Across the networks, we have seen greater collaborative working between services, for example through the sharing of expertise and supporting colleagues where capacity has been reduced. Collaborative working has also resulted sharing examples of Covid current awareness sharing bulletins and in the development of the Covid-19 Search Bank. Since the launch of the Search Bank in May, over 200 search strings and strategies have been published. Feedback from participants and users has been very positive and we are looking at what this experience can tell us about supporting expert searchers.

There has been a move to making greater use of technology, strengthening delivery of virtual services, including training, demonstrating a capability for rapid and agile development. Most services are now offering some type of virtual training session, and there are examples of development of online and e-learning modules to support induction and critical appraisal. The national CPD offers to develop skills in facilitating virtual meetings have been well received by library and knowledge staff.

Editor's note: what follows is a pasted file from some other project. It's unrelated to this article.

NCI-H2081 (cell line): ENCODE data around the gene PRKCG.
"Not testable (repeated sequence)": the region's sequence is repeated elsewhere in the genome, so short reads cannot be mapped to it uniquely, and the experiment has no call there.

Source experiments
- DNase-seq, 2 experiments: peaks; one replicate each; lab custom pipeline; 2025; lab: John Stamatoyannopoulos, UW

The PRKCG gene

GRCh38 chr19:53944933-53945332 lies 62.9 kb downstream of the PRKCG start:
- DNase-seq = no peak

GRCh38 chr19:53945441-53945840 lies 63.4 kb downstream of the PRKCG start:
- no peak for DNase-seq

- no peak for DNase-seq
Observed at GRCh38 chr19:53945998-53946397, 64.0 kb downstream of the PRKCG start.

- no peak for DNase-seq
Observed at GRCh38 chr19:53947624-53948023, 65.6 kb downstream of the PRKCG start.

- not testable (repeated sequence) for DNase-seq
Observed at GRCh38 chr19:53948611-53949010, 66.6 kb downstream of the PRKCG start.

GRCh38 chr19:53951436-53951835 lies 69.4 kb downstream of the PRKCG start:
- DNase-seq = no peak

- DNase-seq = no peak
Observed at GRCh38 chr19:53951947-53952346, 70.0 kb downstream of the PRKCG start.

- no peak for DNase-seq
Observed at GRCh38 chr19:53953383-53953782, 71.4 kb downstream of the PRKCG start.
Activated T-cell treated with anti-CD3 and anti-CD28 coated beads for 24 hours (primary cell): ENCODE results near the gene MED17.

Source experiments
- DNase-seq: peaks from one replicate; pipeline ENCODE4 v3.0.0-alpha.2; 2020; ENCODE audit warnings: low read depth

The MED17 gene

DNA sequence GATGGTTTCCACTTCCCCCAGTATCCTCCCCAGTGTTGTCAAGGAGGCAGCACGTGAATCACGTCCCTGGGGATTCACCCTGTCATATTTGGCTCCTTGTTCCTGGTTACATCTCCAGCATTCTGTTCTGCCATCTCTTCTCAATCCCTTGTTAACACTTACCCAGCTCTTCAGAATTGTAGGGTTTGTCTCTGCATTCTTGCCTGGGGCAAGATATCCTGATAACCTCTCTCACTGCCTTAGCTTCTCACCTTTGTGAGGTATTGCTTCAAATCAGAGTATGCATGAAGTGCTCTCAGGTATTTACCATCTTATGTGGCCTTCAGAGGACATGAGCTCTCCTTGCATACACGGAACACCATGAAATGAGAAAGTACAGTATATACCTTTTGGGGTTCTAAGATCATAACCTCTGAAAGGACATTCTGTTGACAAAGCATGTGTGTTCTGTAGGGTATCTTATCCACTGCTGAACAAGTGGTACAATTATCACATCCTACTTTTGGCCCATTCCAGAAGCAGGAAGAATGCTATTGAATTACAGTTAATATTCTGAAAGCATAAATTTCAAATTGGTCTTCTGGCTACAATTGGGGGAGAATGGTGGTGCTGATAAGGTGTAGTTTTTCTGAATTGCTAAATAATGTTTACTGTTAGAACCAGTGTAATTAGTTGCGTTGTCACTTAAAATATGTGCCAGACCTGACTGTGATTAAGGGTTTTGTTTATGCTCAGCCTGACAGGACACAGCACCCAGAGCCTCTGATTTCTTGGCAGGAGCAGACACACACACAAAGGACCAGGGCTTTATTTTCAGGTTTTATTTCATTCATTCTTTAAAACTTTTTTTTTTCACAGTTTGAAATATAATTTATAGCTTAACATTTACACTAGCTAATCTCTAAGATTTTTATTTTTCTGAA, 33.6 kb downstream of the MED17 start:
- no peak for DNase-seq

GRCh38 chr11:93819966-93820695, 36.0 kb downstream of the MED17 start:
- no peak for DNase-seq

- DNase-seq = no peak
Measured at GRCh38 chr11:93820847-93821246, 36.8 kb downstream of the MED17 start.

The HEE Resource Discovery team has supported remote working by ensuring off-site access to OpenAthens administration tools. They also optimised access to the evidence-base by collating trusted evidence resources, with sources on the vaccine currently being pulled together, and signposting developments with BMJ Best Practice and access to e-books through the Kortext platform.

Library and knowledge staff have continued to provide knowledge services remotely throughout the pandemic. In May, 45% of our physical library services were either closed or open but not staffed. By October 20 this had reduced to just 11%. All services have worked with their organisations to adapt both the working and learning space within the library to ensure it is safe. Many of you have shared your approach, together with pictures of the changes including: